Green surveys on council land

8 January 1999

Green surveys on council land

ENVIRONMENTAL surveys are being carried out on council- owned farms to see how wildlife and the landscape can be enhanced without damaging the commercial viability of the holdings.

The surveys are being carried out in Suffolk where the county council owns more than 5666ha (14,000 acres) of agricultural land, split into 135 tenanted farms.

The council, under joint Lab/Lib-Dem control, wants to demonstrate that it practices what it preaches about the need for environmental improvement.

More than a dozen farms have already been surveyed by the county branch of the Farming and Wildlife Advisory Group (FWAG) in a project being funded by the agrochemical firm Bayer.

A further 44 council-owned farms are in line for similar treatment in the next 12 months.

Adam Gretton, one of the countrys FWAG advisors, said despite a mixed response from tenant farmers, the surveys were already leading to action.

"Most of them have taken on board at least some of the recommendations, even if it just means leaving ivy on trees and some dead wood for wildlife," he said.

Other farmers were taking advantage of conservation schemes which would provide a guaranteed income from the land involved for the foreseeable future.

One conservation-minded council tenant, Harry Brown, of the 68.8ha (170-acre) Hall Farm, Copdock, has succeeded in an application to MAFF for a Countryside Stewardship agreement.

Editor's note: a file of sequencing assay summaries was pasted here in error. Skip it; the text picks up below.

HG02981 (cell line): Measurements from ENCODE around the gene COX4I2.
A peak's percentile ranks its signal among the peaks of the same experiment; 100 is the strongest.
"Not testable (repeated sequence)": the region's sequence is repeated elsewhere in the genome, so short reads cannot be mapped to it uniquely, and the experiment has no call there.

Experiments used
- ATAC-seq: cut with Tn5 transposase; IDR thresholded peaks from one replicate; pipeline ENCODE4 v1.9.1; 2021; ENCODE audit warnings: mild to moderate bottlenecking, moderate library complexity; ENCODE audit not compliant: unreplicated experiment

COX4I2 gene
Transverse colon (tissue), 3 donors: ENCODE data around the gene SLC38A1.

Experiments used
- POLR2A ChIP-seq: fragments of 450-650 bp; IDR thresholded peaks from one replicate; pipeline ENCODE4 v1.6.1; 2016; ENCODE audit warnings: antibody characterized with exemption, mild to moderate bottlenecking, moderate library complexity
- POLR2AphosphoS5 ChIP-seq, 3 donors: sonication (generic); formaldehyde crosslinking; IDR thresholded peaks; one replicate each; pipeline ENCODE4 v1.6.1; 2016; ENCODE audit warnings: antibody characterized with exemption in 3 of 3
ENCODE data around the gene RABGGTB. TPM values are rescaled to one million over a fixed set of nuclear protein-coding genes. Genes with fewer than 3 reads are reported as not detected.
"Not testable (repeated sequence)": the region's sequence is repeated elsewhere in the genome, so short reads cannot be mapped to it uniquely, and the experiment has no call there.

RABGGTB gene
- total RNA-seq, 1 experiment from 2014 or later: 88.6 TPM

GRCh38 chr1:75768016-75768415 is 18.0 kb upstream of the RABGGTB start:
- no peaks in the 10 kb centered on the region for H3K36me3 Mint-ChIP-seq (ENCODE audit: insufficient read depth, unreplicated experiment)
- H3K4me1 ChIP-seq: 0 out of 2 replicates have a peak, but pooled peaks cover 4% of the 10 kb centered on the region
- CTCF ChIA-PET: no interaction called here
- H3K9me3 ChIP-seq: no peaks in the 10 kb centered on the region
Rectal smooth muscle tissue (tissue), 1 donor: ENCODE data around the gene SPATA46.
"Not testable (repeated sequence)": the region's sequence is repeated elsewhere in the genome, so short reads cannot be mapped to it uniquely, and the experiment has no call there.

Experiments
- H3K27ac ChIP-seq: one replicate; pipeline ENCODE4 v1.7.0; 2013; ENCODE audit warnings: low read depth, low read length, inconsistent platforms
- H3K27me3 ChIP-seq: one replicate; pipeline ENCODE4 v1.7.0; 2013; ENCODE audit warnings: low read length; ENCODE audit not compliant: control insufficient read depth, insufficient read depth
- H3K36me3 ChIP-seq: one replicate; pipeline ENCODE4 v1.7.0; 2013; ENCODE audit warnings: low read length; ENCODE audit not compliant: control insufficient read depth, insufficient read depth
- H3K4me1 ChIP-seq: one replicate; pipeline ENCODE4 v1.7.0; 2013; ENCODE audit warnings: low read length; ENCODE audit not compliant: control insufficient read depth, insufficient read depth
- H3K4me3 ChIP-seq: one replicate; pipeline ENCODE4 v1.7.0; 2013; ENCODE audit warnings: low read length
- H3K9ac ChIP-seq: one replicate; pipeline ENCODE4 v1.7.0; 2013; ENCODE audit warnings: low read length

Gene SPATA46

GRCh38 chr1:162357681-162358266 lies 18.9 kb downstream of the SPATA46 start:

This will lead to the restoration of 3km of hedgerow and two ponds and the establishment of grass margins around arable enclosures.

Meadows are to be managed traditionally to increase wildflowers and opportunities for ground-nesting birds, while existing rights of way are to be connected through the creation of a new public access path to create a circular walk.

Local residents have already helped to plant a 400m stretch of new hedgerow.

Mr Brown, said: "What Im doing wont affect profitability. I wouldnt have gone ahead if that was the case because its hard enough trying to make a profit from such a small acreage."

Christopher Storey, county farms manager, said "ad hoc" environmental work such as tree planting had been carried out on the councils land for many years but the surveys represented a turn to a more structured approach.

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